There also has to be a sharper regulatory spotlight on stock lending, given that this has become a concern for authorities around the world.
Ultimately, the more transparency there is and the more risk disclosure in the market, the better it is for investors.
Do investors understand ETFs enough to the extent to which they look at certain criteria to influence their investment decisions?
When it comes to more straightforward products, these are easier for investors to understand, and they are seen as safe, so investors buy into these without too much hesitation.
For more innovative products, it takes time and a track record to encourage investors to buy into these and show that the ETFs work in the way they say they do.
What can retail investors learn from the way in which institutional investors use ETFs?
They need to take a longer-term approach to their financial planning, and by looking at their risk appetite and investment objective, they need to see where ETFs fit into their portfolio.
How should investors view ETFs as part of their portfolio construction process?
Investors in ETFs should take a core-satellite approach to their portfolio.
They should focus on their investment objectives and what they want to achieve, combined with their risk appetite, to determine how they can use ETFs as a part of the construction of their portfolio.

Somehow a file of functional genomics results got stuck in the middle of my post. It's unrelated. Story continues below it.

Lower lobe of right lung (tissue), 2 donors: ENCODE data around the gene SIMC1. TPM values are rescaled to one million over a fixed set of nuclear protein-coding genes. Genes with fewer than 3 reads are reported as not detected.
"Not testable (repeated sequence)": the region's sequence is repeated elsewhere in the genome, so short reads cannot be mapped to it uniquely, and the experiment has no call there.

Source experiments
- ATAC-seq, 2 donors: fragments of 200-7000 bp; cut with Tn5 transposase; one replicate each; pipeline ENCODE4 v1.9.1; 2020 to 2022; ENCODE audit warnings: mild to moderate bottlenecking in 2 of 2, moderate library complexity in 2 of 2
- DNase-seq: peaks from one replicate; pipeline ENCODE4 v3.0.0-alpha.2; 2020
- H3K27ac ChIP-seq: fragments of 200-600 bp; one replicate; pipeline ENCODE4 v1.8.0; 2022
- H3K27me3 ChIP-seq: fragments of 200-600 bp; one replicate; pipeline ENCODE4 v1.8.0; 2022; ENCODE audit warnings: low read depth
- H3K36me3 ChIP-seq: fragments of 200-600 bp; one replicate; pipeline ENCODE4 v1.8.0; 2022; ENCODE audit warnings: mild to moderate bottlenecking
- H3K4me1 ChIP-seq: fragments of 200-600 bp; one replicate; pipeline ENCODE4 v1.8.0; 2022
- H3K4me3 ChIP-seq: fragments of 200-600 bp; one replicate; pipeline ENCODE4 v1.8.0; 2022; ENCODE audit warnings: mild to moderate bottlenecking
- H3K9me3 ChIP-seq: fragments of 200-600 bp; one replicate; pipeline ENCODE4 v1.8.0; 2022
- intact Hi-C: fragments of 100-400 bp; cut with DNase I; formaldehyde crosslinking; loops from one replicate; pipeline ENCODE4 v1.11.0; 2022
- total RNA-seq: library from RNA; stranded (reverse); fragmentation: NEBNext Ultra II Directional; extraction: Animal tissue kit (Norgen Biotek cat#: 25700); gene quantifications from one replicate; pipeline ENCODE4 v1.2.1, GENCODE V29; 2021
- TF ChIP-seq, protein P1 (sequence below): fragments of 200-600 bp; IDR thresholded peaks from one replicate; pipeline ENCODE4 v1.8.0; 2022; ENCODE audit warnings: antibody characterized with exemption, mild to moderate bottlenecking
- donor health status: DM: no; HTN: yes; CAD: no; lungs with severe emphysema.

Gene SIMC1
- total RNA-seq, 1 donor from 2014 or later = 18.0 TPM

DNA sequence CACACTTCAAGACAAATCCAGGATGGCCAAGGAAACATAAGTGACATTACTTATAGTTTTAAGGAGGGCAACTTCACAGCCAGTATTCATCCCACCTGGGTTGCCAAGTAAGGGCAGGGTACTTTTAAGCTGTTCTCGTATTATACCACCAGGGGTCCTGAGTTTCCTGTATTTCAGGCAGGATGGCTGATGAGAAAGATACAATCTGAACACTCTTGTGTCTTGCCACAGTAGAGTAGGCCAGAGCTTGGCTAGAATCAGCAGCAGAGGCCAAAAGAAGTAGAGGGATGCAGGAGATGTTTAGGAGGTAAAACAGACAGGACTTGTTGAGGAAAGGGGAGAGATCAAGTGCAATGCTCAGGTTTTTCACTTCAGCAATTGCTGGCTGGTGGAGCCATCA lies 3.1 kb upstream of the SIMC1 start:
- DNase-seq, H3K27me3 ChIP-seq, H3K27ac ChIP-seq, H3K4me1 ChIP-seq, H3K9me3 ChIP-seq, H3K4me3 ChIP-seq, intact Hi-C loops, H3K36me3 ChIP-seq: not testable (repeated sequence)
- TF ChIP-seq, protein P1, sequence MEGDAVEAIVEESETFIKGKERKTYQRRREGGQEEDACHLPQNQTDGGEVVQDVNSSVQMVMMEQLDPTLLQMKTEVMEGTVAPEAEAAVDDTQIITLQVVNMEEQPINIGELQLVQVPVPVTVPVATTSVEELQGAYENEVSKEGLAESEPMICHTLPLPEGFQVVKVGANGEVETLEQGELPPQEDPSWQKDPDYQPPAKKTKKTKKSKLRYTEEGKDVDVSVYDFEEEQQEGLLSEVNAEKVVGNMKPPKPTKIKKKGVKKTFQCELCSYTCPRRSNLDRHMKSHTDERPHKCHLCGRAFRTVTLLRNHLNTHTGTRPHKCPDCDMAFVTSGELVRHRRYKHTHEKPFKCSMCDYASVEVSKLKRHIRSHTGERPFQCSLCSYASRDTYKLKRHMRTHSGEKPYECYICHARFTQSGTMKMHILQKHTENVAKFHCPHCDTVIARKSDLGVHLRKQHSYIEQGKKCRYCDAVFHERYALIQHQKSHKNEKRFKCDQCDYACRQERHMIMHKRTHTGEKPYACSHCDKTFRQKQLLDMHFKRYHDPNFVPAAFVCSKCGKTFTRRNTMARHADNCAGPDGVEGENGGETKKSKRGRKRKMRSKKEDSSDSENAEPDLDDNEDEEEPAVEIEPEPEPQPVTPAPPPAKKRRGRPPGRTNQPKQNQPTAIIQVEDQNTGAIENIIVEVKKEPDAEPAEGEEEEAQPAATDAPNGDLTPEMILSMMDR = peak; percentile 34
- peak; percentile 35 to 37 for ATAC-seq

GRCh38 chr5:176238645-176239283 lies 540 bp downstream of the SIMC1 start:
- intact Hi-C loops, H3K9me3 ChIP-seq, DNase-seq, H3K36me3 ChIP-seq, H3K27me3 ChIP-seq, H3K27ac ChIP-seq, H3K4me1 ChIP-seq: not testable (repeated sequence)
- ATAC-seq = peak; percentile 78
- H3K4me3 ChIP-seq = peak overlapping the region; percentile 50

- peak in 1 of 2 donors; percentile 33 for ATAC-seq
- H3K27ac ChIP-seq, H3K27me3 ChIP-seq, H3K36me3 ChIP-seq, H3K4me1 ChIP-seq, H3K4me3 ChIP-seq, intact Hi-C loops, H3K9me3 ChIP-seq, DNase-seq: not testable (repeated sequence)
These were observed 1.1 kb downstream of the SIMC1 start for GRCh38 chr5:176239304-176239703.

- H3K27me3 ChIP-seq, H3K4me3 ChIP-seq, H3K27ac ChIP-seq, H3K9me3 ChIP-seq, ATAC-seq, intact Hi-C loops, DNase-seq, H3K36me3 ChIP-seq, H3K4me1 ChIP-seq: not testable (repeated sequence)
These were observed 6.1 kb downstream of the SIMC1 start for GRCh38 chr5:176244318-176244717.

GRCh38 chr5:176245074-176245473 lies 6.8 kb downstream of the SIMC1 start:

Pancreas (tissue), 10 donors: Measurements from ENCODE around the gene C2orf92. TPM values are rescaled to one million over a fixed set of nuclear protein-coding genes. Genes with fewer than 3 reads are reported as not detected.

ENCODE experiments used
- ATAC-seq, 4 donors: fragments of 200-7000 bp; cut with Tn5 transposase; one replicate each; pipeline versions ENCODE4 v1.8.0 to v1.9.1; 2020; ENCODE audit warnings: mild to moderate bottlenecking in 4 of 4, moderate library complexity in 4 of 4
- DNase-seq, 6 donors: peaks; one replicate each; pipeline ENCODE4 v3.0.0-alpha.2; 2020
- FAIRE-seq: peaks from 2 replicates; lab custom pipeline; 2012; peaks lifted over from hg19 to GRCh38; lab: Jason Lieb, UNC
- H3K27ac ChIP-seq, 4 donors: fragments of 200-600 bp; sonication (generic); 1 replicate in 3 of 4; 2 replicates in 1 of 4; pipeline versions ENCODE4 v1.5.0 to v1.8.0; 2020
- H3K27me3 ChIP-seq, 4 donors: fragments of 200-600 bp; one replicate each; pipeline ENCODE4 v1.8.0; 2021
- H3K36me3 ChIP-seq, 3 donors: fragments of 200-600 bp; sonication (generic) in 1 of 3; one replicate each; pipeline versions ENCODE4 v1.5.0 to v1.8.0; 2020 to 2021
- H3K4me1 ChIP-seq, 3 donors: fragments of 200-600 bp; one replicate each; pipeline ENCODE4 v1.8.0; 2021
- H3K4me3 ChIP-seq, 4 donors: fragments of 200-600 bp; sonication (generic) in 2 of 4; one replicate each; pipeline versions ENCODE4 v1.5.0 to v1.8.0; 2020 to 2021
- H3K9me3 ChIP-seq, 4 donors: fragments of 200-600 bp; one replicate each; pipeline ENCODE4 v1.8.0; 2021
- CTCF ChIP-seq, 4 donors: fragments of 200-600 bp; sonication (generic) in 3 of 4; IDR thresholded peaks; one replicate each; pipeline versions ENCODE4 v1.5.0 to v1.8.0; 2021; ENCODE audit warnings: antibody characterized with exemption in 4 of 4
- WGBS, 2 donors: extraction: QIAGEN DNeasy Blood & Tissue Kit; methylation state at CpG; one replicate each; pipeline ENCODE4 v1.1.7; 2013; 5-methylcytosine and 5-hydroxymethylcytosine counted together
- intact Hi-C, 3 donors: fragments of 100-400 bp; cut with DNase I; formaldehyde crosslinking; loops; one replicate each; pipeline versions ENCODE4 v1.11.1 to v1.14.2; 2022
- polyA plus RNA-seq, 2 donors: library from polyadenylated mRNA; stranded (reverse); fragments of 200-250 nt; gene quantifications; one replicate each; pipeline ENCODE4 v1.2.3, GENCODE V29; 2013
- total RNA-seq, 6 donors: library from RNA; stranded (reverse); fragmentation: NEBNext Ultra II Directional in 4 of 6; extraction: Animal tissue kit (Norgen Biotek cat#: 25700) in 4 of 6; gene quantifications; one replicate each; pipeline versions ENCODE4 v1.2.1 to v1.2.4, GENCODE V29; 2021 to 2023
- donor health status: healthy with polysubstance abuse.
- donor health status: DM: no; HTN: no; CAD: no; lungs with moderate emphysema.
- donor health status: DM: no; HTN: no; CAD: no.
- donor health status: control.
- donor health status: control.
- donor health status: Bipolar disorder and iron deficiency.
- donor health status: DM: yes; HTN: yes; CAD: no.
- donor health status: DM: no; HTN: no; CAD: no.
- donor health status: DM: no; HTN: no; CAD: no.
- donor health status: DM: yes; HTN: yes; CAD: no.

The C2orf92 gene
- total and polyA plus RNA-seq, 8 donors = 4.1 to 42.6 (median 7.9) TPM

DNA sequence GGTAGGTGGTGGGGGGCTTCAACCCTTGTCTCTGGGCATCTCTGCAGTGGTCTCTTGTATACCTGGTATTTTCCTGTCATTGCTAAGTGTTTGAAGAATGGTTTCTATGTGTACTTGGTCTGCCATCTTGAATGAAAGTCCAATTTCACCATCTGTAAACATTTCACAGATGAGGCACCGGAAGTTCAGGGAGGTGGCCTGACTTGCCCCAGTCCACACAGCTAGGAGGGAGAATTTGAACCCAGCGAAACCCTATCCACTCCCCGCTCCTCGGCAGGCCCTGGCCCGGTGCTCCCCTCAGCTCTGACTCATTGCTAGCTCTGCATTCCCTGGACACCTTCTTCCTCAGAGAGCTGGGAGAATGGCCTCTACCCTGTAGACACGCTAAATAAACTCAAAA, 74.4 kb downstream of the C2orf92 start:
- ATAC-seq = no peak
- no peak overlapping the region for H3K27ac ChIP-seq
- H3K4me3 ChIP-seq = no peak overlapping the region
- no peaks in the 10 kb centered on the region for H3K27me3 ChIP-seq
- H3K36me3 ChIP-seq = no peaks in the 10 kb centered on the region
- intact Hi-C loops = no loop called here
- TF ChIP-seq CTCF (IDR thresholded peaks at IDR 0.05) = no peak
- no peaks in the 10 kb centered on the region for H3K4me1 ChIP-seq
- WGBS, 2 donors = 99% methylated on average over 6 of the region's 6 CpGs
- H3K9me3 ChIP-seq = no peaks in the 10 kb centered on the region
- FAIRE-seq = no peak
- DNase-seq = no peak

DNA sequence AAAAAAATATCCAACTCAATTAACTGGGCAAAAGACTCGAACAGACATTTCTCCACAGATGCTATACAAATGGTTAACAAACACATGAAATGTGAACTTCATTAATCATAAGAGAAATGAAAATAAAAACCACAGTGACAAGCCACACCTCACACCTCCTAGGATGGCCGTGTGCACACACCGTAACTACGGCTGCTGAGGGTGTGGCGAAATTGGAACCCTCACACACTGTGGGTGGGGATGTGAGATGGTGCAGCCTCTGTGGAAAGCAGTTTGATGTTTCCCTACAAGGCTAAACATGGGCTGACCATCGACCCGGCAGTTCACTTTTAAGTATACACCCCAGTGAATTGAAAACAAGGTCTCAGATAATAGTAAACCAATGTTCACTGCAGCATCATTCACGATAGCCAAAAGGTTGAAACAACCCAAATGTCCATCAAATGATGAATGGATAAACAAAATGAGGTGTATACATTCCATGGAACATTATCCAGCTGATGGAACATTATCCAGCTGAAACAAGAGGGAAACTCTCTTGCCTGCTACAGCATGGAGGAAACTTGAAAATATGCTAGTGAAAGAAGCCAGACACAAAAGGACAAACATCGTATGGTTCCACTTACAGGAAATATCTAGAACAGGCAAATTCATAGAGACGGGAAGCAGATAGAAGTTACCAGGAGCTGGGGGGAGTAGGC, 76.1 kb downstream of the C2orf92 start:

How should wealth managers discuss ETFs with their clients in terms of how and where they fit in client portfolios?
The cost-effectiveness of ETFs, certainly compared with mutual funds, is one of the things which makes them attractive. At the same time, the product generally offers a lot of transparency, with providers often showing all the holdings on a daily basis and how much cash and stocks the ETFs hold, and also the dividend payout, in a very systematic way.
Also, an important point which most investors don’t think about, is that they can be traded at any time during the day. By comparison, mutual funds can be traded less frequently.
How can providers help to overcome the resistance from wealth managers to selling ETFs, based on the fact that they get paid less commission for these products?
This is the source of the frustration for product providers. Another part of the reason for the somewhat slower take-up of ETFs in Asia than many issuers would have hoped is the lower incentive from distributors to recommend these products to investors.
There is also a lack of distributions for ETFs in Asia compared with in the US, Europe or even Australia, where fee-based models via a larger IFA community exists, where these advisers get paid on AUM instead of transaction-led commission.
My best guess is to see the IFA distribution channel develop in Asia over the next two to three years. Also, I think brokerage arm can be a media for ETF distribution channel going forward, and I can see this happening right now.
Therefore, there is a question-mark over the extent to which some providers can build up the AUM of their new products.
From which types of investors do you expect to see growth in ETFs coming from?
One group is family offices, which pose a lot of potential to buy ETFs for portfolio construction as part of a core-satellite strategy.